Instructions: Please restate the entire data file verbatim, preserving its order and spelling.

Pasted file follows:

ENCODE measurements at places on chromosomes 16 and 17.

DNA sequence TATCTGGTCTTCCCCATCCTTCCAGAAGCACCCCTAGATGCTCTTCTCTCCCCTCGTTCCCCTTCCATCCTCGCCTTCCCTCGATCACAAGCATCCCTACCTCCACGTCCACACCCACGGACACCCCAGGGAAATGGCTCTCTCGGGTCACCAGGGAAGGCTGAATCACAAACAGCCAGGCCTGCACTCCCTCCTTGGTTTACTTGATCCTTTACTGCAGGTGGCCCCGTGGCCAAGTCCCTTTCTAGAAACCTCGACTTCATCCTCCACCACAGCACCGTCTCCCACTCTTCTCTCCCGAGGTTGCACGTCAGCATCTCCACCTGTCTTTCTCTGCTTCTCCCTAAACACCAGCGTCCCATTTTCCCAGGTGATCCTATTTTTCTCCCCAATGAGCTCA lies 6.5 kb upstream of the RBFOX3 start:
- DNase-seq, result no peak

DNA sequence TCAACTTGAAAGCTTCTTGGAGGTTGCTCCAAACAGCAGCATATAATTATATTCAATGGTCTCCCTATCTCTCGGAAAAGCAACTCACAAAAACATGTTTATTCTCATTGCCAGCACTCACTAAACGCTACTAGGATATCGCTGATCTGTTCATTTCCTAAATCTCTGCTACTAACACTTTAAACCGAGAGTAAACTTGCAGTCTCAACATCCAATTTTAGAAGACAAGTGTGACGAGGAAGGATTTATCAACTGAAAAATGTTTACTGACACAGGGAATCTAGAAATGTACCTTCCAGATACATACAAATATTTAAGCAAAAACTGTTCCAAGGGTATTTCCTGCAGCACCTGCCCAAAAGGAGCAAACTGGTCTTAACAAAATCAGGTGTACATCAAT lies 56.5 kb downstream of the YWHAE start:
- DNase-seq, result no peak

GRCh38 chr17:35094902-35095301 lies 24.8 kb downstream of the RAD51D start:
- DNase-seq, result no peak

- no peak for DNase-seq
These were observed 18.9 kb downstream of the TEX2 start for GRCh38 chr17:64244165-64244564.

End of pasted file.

ENCODE measurements at places on chromosomes 16 and 17.

DNA sequence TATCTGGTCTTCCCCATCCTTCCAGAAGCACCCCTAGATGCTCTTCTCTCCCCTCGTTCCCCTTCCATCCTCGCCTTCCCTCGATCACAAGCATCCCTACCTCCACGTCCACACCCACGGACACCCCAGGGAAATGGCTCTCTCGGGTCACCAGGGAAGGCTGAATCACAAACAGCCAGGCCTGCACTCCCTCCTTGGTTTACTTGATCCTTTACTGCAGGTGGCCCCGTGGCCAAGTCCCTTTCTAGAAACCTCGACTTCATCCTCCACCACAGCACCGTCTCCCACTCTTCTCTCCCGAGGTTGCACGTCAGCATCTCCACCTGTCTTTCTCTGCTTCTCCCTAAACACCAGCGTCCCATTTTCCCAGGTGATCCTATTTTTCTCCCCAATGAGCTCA lies 6.5 kb upstream of the RBFOX3 start:
- DNase-seq, result no peak

DNA sequence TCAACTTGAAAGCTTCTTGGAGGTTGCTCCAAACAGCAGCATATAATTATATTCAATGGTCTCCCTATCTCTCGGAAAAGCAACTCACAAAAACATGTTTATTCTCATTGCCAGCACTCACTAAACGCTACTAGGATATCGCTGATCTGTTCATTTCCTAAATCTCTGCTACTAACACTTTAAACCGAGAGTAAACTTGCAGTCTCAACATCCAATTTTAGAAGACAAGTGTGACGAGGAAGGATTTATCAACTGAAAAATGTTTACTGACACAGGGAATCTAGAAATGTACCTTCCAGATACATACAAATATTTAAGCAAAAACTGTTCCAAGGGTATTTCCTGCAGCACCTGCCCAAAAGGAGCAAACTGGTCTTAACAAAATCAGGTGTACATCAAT lies 56.5 kb downstream of the YWHAE start:
- DNase-seq, result no peak

GRCh38 chr17:35094902-35095301 lies 24.8 kb downstream of the RAD51D start:
- DNase-seq, result no peak

- no peak for DNase-seq
These were observed 18.9 kb downstream of the TEX2 start for GRCh38 chr17:64244165-64244564.